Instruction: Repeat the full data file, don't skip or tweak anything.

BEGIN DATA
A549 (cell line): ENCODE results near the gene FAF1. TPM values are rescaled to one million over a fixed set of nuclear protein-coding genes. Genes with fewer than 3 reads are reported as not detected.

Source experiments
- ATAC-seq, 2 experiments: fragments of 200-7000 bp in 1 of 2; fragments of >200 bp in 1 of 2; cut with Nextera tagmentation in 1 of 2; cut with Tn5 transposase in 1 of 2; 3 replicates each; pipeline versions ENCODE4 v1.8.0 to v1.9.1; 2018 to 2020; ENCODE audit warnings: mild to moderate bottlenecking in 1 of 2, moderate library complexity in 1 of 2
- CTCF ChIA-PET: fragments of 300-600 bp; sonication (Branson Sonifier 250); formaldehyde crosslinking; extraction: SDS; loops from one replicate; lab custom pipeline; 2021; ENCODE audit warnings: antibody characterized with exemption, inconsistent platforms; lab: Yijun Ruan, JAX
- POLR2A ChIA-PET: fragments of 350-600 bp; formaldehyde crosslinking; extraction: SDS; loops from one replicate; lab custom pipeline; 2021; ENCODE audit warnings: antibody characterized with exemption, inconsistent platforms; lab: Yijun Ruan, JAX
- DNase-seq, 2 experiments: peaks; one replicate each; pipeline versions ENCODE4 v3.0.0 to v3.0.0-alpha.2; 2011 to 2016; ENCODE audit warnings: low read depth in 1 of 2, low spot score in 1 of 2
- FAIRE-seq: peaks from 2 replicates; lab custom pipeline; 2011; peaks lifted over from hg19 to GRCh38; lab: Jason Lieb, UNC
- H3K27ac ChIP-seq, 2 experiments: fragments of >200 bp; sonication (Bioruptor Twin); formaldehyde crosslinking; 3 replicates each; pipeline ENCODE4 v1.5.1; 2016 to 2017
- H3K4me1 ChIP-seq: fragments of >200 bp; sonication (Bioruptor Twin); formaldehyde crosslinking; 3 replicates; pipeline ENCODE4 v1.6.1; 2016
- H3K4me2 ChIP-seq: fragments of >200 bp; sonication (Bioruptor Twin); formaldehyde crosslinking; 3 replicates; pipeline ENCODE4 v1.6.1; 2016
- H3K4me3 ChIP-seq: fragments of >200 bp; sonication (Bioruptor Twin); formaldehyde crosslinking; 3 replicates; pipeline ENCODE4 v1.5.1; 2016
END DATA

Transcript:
A549 (cell line): ENCODE results near the gene FAF1. TPM values are rescaled to one million over a fixed set of nuclear protein-coding genes. Genes with fewer than 3 reads are reported as not detected.

Source experiments
- ATAC-seq, 2 experiments: fragments of 200-7000 bp in 1 of 2; fragments of >200 bp in 1 of 2; cut with Nextera tagmentation in 1 of 2; cut with Tn5 transposase in 1 of 2; 3 replicates each; pipeline versions ENCODE4 v1.8.0 to v1.9.1; 2018 to 2020; ENCODE audit warnings: mild to moderate bottlenecking in 1 of 2, moderate library complexity in 1 of 2
- CTCF ChIA-PET: fragments of 300-600 bp; sonication (Branson Sonifier 250); formaldehyde crosslinking; extraction: SDS; loops from one replicate; lab custom pipeline; 2021; ENCODE audit warnings: antibody characterized with exemption, inconsistent platforms; lab: Yijun Ruan, JAX
- POLR2A ChIA-PET: fragments of 350-600 bp; formaldehyde crosslinking; extraction: SDS; loops from one replicate; lab custom pipeline; 2021; ENCODE audit warnings: antibody characterized with exemption, inconsistent platforms; lab: Yijun Ruan, JAX
- DNase-seq, 2 experiments: peaks; one replicate each; pipeline versions ENCODE4 v3.0.0 to v3.0.0-alpha.2; 2011 to 2016; ENCODE audit warnings: low read depth in 1 of 2, low spot score in 1 of 2
- FAIRE-seq: peaks from 2 replicates; lab custom pipeline; 2011; peaks lifted over from hg19 to GRCh38; lab: Jason Lieb, UNC
- H3K27ac ChIP-seq, 2 experiments: fragments of >200 bp; sonication (Bioruptor Twin); formaldehyde crosslinking; 3 replicates each; pipeline ENCODE4 v1.5.1; 2016 to 2017
- H3K4me1 ChIP-seq: fragments of >200 bp; sonication (Bioruptor Twin); formaldehyde crosslinking; 3 replicates; pipeline ENCODE4 v1.6.1; 2016
- H3K4me2 ChIP-seq: fragments of >200 bp; sonication (Bioruptor Twin); formaldehyde crosslinking; 3 replicates; pipeline ENCODE4 v1.6.1; 2016
- H3K4me3 ChIP-seq: fragments of >200 bp; sonication (Bioruptor Twin); formaldehyde crosslinking; 3 replicates; pipeline ENCODE4 v1.5.1; 2016